FRIDAY, JUNE 28, 2019
Caring for residents who have experienced trauma can bring its own set of challenges. Trauma is an experience that causes intense physical and psychological stress reactions such as pain, nausea depression and suicidal thoughts. Trauma can refer to a single event, multiple events, or a set of circumstances that is experienced by an individual as physically and emotionally harmful or threatening and that has lasting adverse effects on the individual’s physical, social, emotional or spiritual well-being, according to the Substance Abuse and Mental Health Services Administration (SAMHSA). Exposure to experiences such as abuse, neglect, discrimination, violence or other negative events can increase the potential for lifelong health problems and risky health behaviors. As health care providers grow more aware of the impact of trauma, they are realizing the value of trauma-informed approaches to care.
Recent industry reforms have placed an emphasis on providing trauma-informed care in skilled nursing facilities. As part of §483.25(m) of the Reform of Requirements for Long-Term Care Facilities, facilities must “ensure that residents who are trauma survivors receive culturally competent, trauma-informed care in accordance with professional standards of practice and accounting for residents’ experiences and preferences in order to eliminate or mitigate triggers that may cause re-traumatization of the resident.” There are also 10 F-tags related to trauma-informed care. Part of the requirements’ Phase 3, the rule will be implemented beginning November 28.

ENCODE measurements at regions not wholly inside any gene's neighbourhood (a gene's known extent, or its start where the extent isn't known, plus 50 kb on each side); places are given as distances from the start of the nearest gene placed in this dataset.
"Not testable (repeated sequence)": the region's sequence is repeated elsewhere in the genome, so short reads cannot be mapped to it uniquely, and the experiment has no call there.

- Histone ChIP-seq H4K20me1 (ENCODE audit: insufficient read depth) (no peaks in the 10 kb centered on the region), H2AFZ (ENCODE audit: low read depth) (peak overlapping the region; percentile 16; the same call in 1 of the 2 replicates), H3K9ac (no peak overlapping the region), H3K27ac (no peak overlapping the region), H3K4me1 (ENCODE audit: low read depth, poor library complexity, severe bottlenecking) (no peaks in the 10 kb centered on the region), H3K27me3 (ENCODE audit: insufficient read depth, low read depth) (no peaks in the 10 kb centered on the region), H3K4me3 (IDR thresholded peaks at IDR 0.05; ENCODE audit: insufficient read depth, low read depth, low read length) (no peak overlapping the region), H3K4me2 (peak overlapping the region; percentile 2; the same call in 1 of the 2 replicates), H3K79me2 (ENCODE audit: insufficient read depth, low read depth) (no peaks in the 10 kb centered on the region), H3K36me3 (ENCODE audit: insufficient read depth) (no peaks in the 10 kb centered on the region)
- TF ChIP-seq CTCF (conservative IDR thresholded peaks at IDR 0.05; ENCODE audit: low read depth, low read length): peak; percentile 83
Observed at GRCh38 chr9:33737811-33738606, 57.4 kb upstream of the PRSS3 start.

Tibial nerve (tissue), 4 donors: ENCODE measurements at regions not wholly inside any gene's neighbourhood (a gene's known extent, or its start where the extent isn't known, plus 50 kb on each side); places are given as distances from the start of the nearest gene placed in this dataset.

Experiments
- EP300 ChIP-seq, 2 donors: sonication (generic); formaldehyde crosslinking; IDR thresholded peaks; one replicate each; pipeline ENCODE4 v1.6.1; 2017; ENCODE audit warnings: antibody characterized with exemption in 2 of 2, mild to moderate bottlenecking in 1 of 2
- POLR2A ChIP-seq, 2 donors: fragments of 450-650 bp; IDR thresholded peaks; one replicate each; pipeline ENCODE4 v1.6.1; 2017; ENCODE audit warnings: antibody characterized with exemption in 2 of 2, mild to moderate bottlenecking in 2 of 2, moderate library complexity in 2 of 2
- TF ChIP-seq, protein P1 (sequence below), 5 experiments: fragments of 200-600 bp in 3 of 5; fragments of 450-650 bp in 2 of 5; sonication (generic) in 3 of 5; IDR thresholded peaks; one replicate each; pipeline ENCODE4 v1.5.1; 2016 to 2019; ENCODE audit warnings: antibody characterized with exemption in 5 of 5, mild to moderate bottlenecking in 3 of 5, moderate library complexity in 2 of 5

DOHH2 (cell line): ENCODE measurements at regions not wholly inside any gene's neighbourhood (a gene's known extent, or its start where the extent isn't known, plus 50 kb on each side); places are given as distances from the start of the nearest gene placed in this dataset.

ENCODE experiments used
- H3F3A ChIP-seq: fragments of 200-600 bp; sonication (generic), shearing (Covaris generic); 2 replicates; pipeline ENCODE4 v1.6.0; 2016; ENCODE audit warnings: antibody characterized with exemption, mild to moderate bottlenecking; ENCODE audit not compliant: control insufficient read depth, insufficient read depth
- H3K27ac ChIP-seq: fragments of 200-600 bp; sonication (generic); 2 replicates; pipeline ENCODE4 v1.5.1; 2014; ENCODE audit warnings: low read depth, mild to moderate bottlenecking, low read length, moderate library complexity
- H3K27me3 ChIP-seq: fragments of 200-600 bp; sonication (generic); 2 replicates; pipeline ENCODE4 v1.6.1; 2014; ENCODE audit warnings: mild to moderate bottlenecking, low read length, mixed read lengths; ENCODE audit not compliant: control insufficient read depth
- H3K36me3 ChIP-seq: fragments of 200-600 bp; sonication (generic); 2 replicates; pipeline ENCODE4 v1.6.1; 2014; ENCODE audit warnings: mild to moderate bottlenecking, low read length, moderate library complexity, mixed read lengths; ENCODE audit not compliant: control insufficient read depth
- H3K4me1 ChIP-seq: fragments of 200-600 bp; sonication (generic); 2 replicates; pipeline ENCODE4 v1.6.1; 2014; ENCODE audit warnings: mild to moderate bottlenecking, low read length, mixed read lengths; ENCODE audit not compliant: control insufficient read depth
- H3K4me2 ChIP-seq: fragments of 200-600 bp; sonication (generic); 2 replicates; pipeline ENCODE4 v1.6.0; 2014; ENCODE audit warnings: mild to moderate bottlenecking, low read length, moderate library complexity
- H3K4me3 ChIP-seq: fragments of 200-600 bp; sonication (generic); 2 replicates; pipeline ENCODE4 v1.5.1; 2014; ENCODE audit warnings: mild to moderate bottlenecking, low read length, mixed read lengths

Several resources available
To help long-term healthcare providers and their teams stay in compliance with these reforms, The Compliance Store has a new resource, “Trauma-Informed Care: A Care Solution.” This easy-to-understand publication offers a quick guide on providing care to residents with a history of trauma. It explains the background and need for a trauma-informed care approach as well as the guiding principles of that approach. For example, one of the principles, Peer Support, emphasizes the “importance of interaction between the resident and others who have had similar traumatic experiences.” This type of support can facilitate personal growth and insight. Guidance on screening and assessing residents for past trauma as well as avoiding re-traumatization is also included in the publication. It outlines the use of screening tools and processes and gives help on what to do when a resident does not want to disclose their traumatic background. Regulatory guidance and templates for a trauma-informed care plan and policy are also included. “Trauma-Informed Care: A Care Solution” is a handy resource to help deliver care that supports residents with a history of trauma and minimizes the risk of re-traumatization.
For more information about providing Trauma-Informed Care, go to The Compliance Store at www.TheComplianceStore.com.